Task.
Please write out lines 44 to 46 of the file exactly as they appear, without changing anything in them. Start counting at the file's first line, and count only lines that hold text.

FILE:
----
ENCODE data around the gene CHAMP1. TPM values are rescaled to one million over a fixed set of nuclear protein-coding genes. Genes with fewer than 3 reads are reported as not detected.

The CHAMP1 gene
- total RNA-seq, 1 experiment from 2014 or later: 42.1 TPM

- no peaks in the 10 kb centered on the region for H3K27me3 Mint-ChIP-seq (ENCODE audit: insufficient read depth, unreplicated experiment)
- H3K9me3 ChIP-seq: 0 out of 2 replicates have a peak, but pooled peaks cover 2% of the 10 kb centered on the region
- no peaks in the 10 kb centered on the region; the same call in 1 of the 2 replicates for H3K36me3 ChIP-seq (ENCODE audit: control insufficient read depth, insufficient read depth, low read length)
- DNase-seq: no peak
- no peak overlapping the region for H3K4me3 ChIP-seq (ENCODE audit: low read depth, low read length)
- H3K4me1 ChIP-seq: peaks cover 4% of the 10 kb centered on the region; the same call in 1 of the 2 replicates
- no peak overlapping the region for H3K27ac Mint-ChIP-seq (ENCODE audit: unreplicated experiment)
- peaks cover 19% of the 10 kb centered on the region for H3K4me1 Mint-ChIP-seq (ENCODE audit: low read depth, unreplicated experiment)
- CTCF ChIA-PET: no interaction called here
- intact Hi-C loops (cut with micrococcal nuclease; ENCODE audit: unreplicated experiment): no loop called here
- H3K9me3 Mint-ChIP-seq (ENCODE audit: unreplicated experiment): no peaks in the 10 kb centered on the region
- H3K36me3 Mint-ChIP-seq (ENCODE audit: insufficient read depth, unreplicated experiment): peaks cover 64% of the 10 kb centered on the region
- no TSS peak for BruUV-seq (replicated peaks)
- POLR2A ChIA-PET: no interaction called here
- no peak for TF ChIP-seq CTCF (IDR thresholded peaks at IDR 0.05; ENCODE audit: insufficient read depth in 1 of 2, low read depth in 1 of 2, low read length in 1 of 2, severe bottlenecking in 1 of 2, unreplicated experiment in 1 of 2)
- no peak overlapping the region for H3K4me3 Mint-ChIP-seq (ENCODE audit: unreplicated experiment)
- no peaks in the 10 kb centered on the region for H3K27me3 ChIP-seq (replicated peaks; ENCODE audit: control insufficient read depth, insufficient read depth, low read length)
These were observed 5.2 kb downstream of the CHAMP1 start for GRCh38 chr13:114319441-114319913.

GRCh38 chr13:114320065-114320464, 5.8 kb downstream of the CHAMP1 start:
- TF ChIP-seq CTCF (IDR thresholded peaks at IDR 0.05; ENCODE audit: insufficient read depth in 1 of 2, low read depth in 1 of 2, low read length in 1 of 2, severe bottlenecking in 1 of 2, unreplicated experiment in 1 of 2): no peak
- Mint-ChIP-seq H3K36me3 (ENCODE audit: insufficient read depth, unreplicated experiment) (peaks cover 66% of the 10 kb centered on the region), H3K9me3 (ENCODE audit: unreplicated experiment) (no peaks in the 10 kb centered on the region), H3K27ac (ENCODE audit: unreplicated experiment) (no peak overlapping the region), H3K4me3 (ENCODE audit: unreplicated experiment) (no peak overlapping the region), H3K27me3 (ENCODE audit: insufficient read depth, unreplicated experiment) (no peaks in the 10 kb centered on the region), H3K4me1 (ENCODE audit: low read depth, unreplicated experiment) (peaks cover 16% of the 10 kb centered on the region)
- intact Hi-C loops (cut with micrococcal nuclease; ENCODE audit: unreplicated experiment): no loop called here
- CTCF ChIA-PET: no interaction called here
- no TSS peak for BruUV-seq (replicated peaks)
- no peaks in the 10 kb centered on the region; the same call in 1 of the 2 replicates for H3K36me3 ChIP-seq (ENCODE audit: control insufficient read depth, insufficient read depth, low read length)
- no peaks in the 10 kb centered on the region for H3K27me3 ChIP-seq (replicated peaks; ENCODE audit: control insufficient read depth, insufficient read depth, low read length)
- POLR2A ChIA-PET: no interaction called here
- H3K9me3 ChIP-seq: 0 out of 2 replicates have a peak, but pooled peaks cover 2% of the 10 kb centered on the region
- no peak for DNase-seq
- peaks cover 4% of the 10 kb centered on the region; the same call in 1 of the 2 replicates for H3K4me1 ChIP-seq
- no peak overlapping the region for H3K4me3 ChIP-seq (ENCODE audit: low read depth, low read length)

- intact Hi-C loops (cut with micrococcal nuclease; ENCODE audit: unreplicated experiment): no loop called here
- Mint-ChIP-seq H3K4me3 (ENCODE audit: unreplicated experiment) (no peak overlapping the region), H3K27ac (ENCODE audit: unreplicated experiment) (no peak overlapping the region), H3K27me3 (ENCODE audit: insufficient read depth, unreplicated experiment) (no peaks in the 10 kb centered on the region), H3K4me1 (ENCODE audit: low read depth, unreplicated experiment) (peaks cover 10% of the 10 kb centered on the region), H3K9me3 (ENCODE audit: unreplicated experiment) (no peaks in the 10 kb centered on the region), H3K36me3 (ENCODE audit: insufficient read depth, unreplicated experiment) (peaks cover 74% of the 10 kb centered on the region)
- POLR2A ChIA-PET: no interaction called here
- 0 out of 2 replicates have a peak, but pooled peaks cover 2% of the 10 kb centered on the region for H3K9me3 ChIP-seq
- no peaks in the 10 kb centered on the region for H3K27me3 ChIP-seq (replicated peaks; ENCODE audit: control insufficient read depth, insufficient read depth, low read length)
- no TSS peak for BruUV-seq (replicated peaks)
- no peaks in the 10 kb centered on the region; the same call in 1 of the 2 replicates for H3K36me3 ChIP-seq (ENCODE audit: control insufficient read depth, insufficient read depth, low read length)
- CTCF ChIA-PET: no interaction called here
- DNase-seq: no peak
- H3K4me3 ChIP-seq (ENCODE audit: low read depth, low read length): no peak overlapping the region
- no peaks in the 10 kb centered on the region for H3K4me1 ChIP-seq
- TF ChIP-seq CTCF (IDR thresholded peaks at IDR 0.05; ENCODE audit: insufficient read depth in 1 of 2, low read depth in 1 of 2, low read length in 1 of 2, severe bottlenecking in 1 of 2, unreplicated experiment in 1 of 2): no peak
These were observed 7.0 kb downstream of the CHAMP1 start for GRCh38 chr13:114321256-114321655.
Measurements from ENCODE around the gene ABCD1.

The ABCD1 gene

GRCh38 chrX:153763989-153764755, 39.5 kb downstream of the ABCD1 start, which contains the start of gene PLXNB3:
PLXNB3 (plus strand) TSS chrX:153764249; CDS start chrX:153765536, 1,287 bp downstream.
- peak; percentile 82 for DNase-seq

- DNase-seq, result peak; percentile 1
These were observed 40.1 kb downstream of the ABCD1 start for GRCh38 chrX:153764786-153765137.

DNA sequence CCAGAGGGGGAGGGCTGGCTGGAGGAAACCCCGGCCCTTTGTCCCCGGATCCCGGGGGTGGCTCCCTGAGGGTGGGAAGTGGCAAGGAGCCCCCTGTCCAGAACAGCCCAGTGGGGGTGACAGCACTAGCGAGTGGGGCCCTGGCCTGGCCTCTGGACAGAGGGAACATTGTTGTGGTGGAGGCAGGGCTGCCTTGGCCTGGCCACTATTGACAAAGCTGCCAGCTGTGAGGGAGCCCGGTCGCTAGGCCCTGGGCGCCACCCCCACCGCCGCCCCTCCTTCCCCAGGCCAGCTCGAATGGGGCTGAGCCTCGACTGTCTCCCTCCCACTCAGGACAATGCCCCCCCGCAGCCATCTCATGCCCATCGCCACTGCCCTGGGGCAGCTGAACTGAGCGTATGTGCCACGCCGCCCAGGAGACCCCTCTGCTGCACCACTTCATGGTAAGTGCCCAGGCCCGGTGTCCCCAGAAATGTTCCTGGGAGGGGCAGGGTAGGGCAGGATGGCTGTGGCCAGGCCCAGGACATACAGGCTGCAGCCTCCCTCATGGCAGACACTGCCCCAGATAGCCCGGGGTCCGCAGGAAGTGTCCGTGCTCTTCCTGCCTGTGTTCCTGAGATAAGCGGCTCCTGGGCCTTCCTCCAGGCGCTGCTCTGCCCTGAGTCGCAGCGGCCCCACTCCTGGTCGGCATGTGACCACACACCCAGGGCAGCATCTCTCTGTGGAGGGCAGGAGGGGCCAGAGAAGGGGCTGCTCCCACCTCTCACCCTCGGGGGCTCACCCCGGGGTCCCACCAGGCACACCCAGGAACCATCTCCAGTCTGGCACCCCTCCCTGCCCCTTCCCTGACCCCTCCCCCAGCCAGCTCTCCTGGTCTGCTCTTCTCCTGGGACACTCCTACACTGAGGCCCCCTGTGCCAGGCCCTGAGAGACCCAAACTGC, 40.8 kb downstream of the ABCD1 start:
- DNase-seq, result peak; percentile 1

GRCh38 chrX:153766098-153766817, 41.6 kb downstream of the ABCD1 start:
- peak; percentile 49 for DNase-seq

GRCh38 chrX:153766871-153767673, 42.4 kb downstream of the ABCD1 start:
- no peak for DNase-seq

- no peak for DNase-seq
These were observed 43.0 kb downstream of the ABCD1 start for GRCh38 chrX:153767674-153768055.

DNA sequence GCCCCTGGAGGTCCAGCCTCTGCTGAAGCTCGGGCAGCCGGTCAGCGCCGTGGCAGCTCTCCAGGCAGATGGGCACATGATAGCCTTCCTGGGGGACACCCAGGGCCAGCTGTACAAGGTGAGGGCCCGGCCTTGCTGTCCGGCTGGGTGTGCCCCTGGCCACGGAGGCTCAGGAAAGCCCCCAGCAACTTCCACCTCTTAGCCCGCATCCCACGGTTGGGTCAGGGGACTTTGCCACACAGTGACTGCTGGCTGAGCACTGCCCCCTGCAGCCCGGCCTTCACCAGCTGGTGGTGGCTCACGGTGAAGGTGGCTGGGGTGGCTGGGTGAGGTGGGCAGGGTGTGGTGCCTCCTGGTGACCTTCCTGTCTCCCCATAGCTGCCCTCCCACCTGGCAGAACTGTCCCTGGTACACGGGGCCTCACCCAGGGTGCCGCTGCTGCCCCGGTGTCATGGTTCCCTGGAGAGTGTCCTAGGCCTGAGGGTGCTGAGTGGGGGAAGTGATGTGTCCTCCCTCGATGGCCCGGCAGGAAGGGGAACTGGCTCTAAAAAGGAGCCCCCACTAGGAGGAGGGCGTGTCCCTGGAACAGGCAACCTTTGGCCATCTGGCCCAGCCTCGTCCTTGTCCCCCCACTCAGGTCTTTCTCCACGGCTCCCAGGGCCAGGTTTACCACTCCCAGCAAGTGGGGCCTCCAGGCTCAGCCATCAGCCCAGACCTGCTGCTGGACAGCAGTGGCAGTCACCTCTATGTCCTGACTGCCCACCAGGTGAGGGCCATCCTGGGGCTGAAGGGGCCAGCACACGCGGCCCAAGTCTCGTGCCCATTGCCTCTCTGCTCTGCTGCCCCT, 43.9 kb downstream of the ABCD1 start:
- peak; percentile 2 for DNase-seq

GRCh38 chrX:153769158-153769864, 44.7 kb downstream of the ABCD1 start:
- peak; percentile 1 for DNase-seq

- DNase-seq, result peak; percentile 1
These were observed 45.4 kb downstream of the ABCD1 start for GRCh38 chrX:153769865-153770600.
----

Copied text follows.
- H3K4me3 ChIP-seq (ENCODE audit: low read depth, low read length): no peak overlapping the region
- no peaks in the 10 kb centered on the region for H3K4me1 ChIP-seq
- TF ChIP-seq CTCF (IDR thresholded peaks at IDR 0.05; ENCODE audit: insufficient read depth in 1 of 2, low read depth in 1 of 2, low read length in 1 of 2, severe bottlenecking in 1 of 2, unreplicated experiment in 1 of 2): no peak